Moving true story of two sisters who survived—and resisted—the Holocaust. Van Iperen’s narrative revolves around the house that she and her family restored, the High Nest, a remarkable Dutch country home that served as a nerve center of anti-Nazi resistance and housed several Jews during the frightening years of German occupation. At the center of the story of their home is the tale of Jewish sisters Janny and Lien Brilleslijper, whose courage, resilience, and strong sense of hope touched many lives during a time of atrocity. The author captures this important piece of Holocaust history with exceptional skill and nuance, allowing readers to feel a personal kinship with the individuals that populate the narrative. The author takes readers on a journey from one moving chapter to another as the Nazi grip on Holland’s Jews grew tighter and tighter. While Jewish rights were stripped away and increasing numbers of families were shipped to ghettos or deported to camps, the Brilleslijper sisters provided significant aid to the Dutch resistance, overseeing an underground press, organizing a black market of necessary goods and lifesaving documentation, and hiding those on the run. Eventually, the residents of the High Nest were discovered and shipped to the Westerbork Transit Camp, followed by Auschwitz, where “almost all” of them were “killed upon arrival.” As the Soviet army approached, the sisters were moved to Bergen-Belsen, where they came extraordinarily close to meeting the same fate as another pair of sisters they befriended, Margot and Anne Frank. The author’s attention to detail makes the horrors of the Holocaust come to life—not only the physical horrors of the camps, but also the emotional and mental torment of life spent in fear and hiding. The ending, though happy, proves bittersweet in contrast to the incomprehensible scale of torment and death of the era. A truly worthwhile addition to the body of Holocaust studies. Copyright © Kirkus Reviews, used with permission.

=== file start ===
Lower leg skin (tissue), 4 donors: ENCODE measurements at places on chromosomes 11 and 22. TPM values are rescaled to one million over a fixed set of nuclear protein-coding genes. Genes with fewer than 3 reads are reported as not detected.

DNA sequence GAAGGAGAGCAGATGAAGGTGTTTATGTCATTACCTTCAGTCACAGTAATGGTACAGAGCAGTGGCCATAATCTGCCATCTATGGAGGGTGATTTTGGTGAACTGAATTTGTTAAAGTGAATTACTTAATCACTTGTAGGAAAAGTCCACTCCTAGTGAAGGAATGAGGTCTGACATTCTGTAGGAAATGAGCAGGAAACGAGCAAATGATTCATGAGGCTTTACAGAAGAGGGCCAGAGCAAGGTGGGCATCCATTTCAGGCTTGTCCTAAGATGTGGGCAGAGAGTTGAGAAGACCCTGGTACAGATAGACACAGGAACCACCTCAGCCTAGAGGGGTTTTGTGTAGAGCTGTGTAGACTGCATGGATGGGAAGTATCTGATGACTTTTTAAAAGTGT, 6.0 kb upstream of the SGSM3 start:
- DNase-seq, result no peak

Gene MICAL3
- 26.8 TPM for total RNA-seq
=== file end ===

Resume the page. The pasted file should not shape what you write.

Kirkus
Copyright © Kirkus Reviews, used with permission.